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Use of Migrant Workers for Outsourcing IT Jobs Draws Criticism

write-593333_640-300x177A California utility company is coming under fire for cutting a small percentage of its IT jobs and outsourcing them to India. Pacific Gas and Electric’s (PG&E) latest move puts the utility in the center of a complicated debate on immigration, outsourcing, and the H-1B, a visa program designed for high-skilled immigrants.

PG&E’s reason for outsourcing some of its IT jobs to India is simple: it’s cheaper. According to spokesperson Brian Hertzog, PG&E is outsourcing 70 jobs described as “routine IT work” that’s set to be phased out eventually.

“Generally, this represents an opportunity for cost savings. They’re able to do the work more affordably than we would be able to do it in-house,” Hertzog said.

PG&E’s in-house employees are currently training their replacements: migrant workers from Indian-based contractor Tata Consultancy, some of whom are in the country as H-1B visa holders. The migrant workers come in, undergo training, and teach what they’ve learned to another IT team in India.

PG&E is hardly the first company to use this kind of offshore setup. Disney, Toys R’ Us, utility companies like Southern California Edison, and even universities have outsourced jobs in a similar manner for years. According to Paul Almeida of the union federation AFL-CIO, while this practice has been around for a long time, it has never been as blatant as it is today, so much so that it’s now part of the business model of many companies.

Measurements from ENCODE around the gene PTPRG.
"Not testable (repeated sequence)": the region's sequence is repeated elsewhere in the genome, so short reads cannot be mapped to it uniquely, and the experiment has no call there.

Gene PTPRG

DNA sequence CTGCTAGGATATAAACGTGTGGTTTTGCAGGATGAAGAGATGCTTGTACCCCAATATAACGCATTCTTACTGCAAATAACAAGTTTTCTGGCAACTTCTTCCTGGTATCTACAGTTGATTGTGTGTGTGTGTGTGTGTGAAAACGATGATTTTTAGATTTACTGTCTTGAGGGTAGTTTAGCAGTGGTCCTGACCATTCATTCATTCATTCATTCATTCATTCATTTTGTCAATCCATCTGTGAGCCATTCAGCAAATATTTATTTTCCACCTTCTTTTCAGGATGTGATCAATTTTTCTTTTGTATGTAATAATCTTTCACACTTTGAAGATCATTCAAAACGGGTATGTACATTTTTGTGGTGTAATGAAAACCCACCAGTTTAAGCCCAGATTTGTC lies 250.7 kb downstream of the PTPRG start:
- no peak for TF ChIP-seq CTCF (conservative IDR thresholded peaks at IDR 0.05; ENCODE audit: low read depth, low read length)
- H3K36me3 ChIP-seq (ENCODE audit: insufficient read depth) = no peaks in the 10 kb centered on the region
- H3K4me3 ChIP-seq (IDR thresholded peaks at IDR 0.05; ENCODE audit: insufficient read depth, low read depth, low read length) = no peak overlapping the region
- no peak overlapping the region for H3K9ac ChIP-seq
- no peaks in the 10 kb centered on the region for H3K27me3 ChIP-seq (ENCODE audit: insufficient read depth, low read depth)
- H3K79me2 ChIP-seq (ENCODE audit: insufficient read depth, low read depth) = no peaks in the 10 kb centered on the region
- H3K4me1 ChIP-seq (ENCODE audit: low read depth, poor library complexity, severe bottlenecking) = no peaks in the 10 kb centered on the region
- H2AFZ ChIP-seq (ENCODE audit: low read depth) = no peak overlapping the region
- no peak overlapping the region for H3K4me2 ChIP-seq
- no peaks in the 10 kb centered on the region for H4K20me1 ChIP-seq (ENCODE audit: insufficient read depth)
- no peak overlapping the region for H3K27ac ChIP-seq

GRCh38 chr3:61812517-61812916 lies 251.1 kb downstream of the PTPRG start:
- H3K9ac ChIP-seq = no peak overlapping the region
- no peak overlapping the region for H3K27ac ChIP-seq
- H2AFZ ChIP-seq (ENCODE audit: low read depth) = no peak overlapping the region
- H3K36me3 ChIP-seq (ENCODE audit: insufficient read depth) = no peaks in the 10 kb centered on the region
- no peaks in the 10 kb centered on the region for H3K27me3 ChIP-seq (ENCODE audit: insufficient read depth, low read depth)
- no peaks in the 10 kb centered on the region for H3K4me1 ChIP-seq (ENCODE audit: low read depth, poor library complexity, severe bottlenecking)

Almeida adds that the H1-B visa has unfortunately turned into a critical part of this offshore model, where international contractors like Tata Consultancy petition for thousands of H-1B visas, originally designed for high-skilled workers not found in the United States, instead of people doing regular IT work. Almeida notes that contractors like Tata are taking advantage of the system, undercutting U.S employees in the process.

Situations like this are a huge part of why Congress has tried and failed to reform the H-1B visa program. It’s a polarizing issue, with one side made up of labor advocates like Almeida and the other composed of tech firms, like Facebook and Google, who say they rely on highly-skilled migrant workers.

It’s worth noting that the federal government has placed a cap on the number of H-1B visas issued each year, which are awarded to applicants through a lottery system. This sometimes results in foreign graduate students from top universities, like M.I.T. and the University of California, Berkley, not getting visas even if they deserve them.

Congress is waiting on three H-1B visa reform bills, which have a mix of provisions that are friendlier to the IT and tech industry, and those that are beneficial to labor advocates.

Several companies based in Texas also use the H-1B program to reach out to skilled foreign talent, and the bills could very well affect their hiring practices and dash the dreams of workers hoping to enter the U.S. on an employment basis. If you or a loved one is one of these affected people, talk to immigration attorney Daniella Lyttle of the Lyttle Law Firm. Call our offices today to schedule a consultation.